“If you can’t think of the last time you installed a smoke or carbon monoxide alarm, chances are, it’s time to replace your old ones,” Wey said. “Installing new alarms, testing them regularly and having and practicing an escape plan are important measures you can take to help protect your family and home. First Alert offers the most advanced CO sensing technologies and latest safety features available, in hardwired, wall mount, plug-in and tabletop versions.”

The last few years have seen significant advancements in technology, extending the lifespans of some to CO alarms to 10 years. First Alert offers 10-year sealed battery CO alarms that eliminate the need for battery replacements. First Alert’s extensive safety portfolio also includes other CO alarm models to meet the needs of any household. For example, battery-powered tabletop models like the CO710 feature a 10-year battery and digital temperature display, with an easy-to-read, backlit LED screen. Other options offer both smoke and CO protection, such as the PRC710V, which offers voice alerts to inform consumers of the location of the specific danger. Another option is the plug-in CO605 model, which plugs into any standard electrical outlet and offers a battery back-up in case of power outages.

The National Fire Protection Association (NFPA) recommends installing alarms on every level of the home and near each sleeping area for maximum protection. Also, make sure the alarms are installed at least 15 feet away from sources of CO to reduce the possibility of nuisance alarms. It is also important to test alarms monthly and change batteries every six months, unless the alarm is powered by a sealed, 10-year battery.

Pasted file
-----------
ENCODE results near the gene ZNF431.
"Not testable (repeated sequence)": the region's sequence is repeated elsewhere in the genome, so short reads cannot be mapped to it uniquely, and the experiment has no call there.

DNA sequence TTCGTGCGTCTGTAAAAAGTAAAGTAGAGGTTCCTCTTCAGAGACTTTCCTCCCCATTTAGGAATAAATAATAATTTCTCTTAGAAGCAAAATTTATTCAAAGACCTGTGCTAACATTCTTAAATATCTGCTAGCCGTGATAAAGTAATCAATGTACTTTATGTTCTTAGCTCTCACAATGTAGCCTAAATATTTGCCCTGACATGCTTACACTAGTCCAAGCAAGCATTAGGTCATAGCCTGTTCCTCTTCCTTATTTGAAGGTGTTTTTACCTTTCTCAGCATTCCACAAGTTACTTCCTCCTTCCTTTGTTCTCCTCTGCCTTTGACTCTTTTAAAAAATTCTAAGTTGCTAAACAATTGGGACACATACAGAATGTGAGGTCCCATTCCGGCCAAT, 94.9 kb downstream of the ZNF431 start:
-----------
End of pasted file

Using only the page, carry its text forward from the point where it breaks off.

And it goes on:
Never use generators indoors. In the case of a power outage, portable electric generators must be used outside only (at least 15 feet from your home). Never use them inside the home, in a garage or in any confined area that can allow CO to collect. And, be careful to follow operating instructions closely. Also, refrain from using charcoal grills, camp stoves and other similar devices indoors.

Be mindful of the garage. Never leave a vehicle running inside an attached garage. Even if the door is open, it is hazardous, as CO can leak into the home.

Have fuel-burning appliances inspected regularly. Arrange for a professional inspection of all fuel-burning appliances (such as furnaces, stoves, fireplaces, clothes dryers and water heaters) annually.

To develop an effective escape plan, walk through your home and inspect all possible exits and escape routes. Identify two ways out of each room, including windows and doors. Practice your home emergency escape plan at least twice a year and make sure to plan a meeting spot. That way, if there is an emergency, everyone knows where to meet.

If an alarm sounds, leave the home immediately and move to fresh air. Then call 9-1-1 and do not go back into the home until the home is inspected and cleared.

For more information on fire and carbon monoxide safety, visit